It was slightly warmer than the previous days as we headed towards Chengdu. We cycled the entire day through built-up areas, Chengdu is a very large city, (population of 13 million!). We had no difficultly cycling into the city and finding the city centre, but finding the well known Sims Guesthouse which we were looking for was more difficult than expected. (If you’re an adrenaline junkie try cycling around this city centre after dark with no idea of where you are). After wandering around this big city for about an hour in the peak-hour traffic and in the dark, we eventually found Sims’ GH. The place seems nice, but a bit expensive in comparison to some other accommodation. We booked in as by this time I’d had enough of cycling up and down busy multi-lane roads with thousand of cars, busses, bicycles, motorbikes, and the dangerous silent electric scooters.


21 November - Chengdu 

It was way too cold in this place, so time to head South again. Our Chinese visas were only valid until 7 December so we decided to take the train to Kunming and then bus to Jinghong not too far from the Laos border (we’d already cycled that stretch, and our visa time is limited). I will also have to make a plan to get to Bangkok before the end of December to take care of some urgent business. This, I can only do at an embassy and the closest one is in Bangkok. We spent the day organizing our train tickets back to Kunming and wandering the crowded streets and alleys of Chengdu.



22 November - Chengdu – Kunming (by train)

What a performance it is to take a train. We cycled off to the train station and then had to book in the bikes at a different place to where you get the train. Once on the train it was very comfortable as we took a sleeper and it came with bedding and the carriage was heated. Food trolleys came by every few minutes and as there was nothing else to do, we just ate and stared out the window. Although the train was full it was not-over crowded as everyone had a seat. It’s a great pity that one can not talk to your fellow travelers, but language remains a problem.


Ernest, however, had himself a great party by himself with his bottle of moonshine.




23 November - Kunming

We arrived in Kunming at around 9h00. It took forever to get the bike out of the cargo section, load up and cycle to the nearest hotel. I found a hotel close to the Thai consulate as I wanted to apply for a Thai visa the following day. The Thai visa one gets at the border is only valid for 2 weeks which is way too little time to get to Malaysia.


Kunming felt like home as it is so seldom that I am in the same place twice. I took a walk into town to see if I could find a map of Laos, as I will be taking a different route than on my previous visit. The search was, however, unsuccessful. Although there was a Lonely Planet for sale I did not buy it as it appeared a little expensive for such a short trip.


24 November - Kunming

First thing in the morning I was off to the Thai embassy, but they told me I need a flight or bus ticket in order to apply for the visa and that apparently I can get one at the border for 30 days. O well I wait and see when I get there. I bought a bus ticket to the Lao border for the following day. It was a ticket on an overnight sleeper bus.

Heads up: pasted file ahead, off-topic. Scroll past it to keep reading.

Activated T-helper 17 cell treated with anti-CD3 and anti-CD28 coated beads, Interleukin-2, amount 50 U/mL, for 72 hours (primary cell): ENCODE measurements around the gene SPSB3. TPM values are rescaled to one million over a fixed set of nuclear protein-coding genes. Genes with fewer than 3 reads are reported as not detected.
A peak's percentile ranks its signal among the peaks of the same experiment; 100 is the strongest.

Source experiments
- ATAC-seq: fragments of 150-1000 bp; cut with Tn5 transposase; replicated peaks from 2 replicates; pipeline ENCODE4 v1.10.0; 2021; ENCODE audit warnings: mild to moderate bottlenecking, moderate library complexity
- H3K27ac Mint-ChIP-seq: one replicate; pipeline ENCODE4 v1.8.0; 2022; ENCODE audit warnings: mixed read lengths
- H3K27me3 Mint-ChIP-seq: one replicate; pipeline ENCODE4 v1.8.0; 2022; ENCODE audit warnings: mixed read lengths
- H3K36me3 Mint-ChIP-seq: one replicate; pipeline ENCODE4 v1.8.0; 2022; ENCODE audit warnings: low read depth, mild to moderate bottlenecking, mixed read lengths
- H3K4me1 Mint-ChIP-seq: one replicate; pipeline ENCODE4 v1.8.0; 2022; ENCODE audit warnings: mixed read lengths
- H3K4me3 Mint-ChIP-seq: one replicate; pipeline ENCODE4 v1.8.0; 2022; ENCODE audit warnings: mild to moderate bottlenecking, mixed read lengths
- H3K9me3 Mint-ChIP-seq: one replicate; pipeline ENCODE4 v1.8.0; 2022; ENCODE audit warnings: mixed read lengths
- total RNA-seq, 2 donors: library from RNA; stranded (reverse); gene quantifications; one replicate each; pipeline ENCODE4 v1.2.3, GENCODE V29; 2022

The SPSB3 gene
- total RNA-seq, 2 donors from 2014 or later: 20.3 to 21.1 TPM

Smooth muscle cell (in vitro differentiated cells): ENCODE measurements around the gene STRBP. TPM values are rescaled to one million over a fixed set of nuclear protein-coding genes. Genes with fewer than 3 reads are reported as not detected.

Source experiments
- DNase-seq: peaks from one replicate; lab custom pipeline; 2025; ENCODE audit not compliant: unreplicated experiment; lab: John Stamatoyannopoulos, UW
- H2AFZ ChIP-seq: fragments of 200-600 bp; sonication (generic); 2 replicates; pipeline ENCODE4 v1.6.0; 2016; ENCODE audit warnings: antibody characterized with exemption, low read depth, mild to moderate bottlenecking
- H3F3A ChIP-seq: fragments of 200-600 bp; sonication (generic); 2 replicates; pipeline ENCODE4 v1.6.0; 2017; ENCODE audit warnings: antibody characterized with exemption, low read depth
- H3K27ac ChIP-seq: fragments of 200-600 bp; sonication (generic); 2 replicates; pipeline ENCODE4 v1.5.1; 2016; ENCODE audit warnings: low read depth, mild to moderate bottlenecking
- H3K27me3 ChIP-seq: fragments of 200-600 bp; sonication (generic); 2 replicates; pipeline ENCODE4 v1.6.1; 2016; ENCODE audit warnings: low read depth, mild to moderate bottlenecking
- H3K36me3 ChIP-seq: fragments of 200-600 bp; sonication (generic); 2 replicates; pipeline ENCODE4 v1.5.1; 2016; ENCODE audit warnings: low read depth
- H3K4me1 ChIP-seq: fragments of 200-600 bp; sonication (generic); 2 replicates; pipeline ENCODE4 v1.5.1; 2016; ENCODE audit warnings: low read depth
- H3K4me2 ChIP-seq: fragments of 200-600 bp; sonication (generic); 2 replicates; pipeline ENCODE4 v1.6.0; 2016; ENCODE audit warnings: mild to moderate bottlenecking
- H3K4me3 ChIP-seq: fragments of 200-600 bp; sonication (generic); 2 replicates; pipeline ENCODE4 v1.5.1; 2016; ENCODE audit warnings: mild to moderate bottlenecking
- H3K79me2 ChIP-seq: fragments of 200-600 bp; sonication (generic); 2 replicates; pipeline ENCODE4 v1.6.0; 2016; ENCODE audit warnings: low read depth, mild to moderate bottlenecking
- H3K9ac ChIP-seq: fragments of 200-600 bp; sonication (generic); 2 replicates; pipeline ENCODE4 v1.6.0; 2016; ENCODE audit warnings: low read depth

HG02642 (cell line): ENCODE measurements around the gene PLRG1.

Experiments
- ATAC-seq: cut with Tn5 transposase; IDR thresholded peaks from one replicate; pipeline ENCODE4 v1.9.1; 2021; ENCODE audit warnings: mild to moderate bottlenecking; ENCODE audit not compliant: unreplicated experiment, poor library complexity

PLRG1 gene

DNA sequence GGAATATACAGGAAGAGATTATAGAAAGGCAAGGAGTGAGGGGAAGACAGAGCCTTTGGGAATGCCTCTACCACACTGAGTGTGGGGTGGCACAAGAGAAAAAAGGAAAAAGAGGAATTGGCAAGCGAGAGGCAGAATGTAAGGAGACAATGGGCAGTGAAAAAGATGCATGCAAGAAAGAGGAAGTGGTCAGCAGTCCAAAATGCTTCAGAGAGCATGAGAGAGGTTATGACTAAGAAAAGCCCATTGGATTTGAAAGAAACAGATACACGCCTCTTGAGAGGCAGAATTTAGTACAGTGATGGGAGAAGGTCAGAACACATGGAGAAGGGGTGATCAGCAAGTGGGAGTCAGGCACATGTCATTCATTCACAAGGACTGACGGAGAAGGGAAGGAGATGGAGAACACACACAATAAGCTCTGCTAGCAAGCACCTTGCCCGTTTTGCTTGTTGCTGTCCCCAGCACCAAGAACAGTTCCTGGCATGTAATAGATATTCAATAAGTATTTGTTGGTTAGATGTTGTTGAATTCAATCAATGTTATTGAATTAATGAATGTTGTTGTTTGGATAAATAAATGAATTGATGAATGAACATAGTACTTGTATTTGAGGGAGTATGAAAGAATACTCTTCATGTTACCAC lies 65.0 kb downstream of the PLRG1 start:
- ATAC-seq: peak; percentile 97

I took another walk to the book store and in the end bought South East Asia Lonely Planet as it was the same price as just the Laos one and at least it covers the whole of South East Asia. I also bought a novel as I reckoned I would need something to read on such a long bus trip.




25 November - Kunming

The bus only left at 17h00 so I had the whole day to do nothing and just wander around Kunming, which I know pretty well by then.


Another surprise waited as I got to the bus station. The cargo section of the bus was full and they could not take my bike. At least they refunded my ticket and I cycled to the “Cloudland Hostel” where we’d stayed 2 months earlier on our way North. The place is cheaper and has more life than the Camilla Hotel where I’d stayed the previous two nights. Shortly after my arrival at Cloudland, Ernest also returned there (he’d been staying there) as he’d also been booked on a South-bound bus and been refunded his ticket money.


26 November - Kunming

I could not believe I was still in Kunming. After a leisurely start I decided to cycle back to the bus station to see if I would be luckier this time. Ernest decided to come with and we were rather lucky as there was a bus with cargo space ready to leave to Jinghong.


The most amazing thing about the bus was that the driver had a TV that he could watch while driving! Of cause not even the bus came without a hot water machine, there is no chance that the Chinese will go anywhere without their tea.


It was a long and tiring bus ride, as I was coming down with the flu. I don’t know how all the backpackers do it. I’d much rather cycle even although it is so much slower. I felt sick and after the 9-hour trip I was happy to see that there was a bus station hotel. It saved us from re-packing the bikes and cycling around looking for a hotel in the dark. 


27 November - Jing Hong

We packed up and left the Bus Station Hotel in search of a better location closer to the city centre. I was still suffering from a head ache and body aches and decided to stay on one more day to recover. Seeing that they were so strict at the border with the N1H1 flu virus, (taking your temperature and all), I didn’t want to risk being kept in quarantine for goodness knows how long.